For Ayesha Robinson and her daughter Zoay, 11, breastfeeding is an art.
They were a picture of harmony at a virtual Black Breastfeeding Week celebration on Tuesday, showing off Zoay’s drawing of a baby swaddled in its mother’s hair.
“I thought that maybe the hair is like what carries you,” explained Zoay, who was breastfed by her mom who also breastfed Zoay’s older brother. “The baby… just carries your love”. An accompanying poem “What a Spectacular Thing” paid tribute to the experience.
It is an experience, however, not as common in the Black community, and UCSF organized a virtual conference this week to underscore the systemic barriers and discrimination that have resulted in this disparity.
Nearly 15 percent more white mothers than Black mothers were breastfeeding at three months after birth, and that difference increased to 17 percent at six months, according to a recent survey by the Centers for Disease Control and Prevention.
These gaps matter because at least six months of exclusive breastfeeding is regarded as the gold standard for infant feeding, imparting critical health benefits for both the mother and baby.
“We celebrate this week to promote and educate the importance of breastfeeding in our community,” said panelist Ameerah Thomas, program director for San Francisco Black Infant Health, “but also to uplift the history of Black women in the U.S. and our journey of breastfeeding.”
That journey includes one in which enslaved Black mothers were forced to serve as wet nurses. “And this was followed by generations of systemic barriers to breastfeeding.”
While healthy children may be raised on formula or a combination of formula and breastfeeding, exclusive breastfeeding is recommended because it is free and may provide protective health benefits that fight diseases like type 2 diabetes, hypertension, and certain types of cancer.
Thomas and other panelists noted the lack of investment in and access to culturally appropriate services for Black birthing people is compounded by the legacy of breastfeeding and slavery.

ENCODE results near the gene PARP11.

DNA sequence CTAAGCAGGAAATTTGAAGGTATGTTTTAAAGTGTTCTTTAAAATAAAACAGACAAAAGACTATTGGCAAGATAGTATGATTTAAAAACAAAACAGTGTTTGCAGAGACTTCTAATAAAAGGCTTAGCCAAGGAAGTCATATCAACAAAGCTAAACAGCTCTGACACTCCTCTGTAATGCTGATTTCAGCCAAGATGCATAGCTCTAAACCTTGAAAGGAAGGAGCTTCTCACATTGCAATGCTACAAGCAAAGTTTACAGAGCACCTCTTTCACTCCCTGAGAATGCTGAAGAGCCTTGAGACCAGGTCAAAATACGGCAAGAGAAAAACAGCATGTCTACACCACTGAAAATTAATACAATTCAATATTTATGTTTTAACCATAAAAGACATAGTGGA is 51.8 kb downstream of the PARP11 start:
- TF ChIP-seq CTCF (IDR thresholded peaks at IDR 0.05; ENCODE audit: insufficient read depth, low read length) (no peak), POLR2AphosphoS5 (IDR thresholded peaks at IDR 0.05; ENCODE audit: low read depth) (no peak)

Barriers include lack of knowledge about and support for breastfeeding among Black birthing peoples’ families and social networks.
Mothers without paid leave, who return to work earlier, and who live in communities where healthcare facilities do not encourage breastfeeding or provide culturally appropriate guidance and resources may find it more difficult to nurse their babies.
Having access to healthcare workers and providers who are members of the community, who understand and share the experience of Black birthing people, is also crucial.
Malia Cohen, Member of the California State Board of Equalization and former Board of Supervisors president, served as event emcee and spoke candidly with Mission Local about her experience as a new, Black breastfeeding mother.
She said she relied on the care of skilled professionals, including a doula and lactation consultant, during her pregnancy, childbirth, and breastfeeding experience. From getting her baby to “latch” immediately after birth to navigating clogged milk ducts, she had the support she needed.
“My experience is unique, and I don’t forget that,” she said. She would like to see everyone have the same access to health care that she had.
Cohen offered doulas as an example of how support across the continuum of a Black birthing person’s experience — or wraparound services from pregnancy to birth to breastfeeding — is tied to key maternal and child health outcomes.
“If we are going to make a positive impact on decreasing the number of maternal deaths and babies that don’t make it, we need to be mindful of pre-term care,” she said.
One such effort featured at the event was EMBRACE, a UCSF-based program founded in 2018 to support Black families during pregnancy and up to one year after birth from a culturally-specific, “intentional angle of racial consciousness”.
Prior to the event, EMBRACE co-founder Dr. Andrea Jackson, UCSF obstetrician-gynecologist and associate professor, provided a health provider’s perspective on breastfeeding support.
“I think there’s a misconception…that people think that [Black birthing people] don’t want to breastfeed,” Jackson said, “It’s harder [for them], which is why we need Black Breastfeeding Week, why we need things like EMBRACE, why we need all these support groups.”
She said that hospitals and health care centers have to check their priorities: “The work that we are doing is not about the numbers or cost, it’s about justice … and justice is going to require that you invest both in the providers who are doing this work … and directly in the patients in the community.”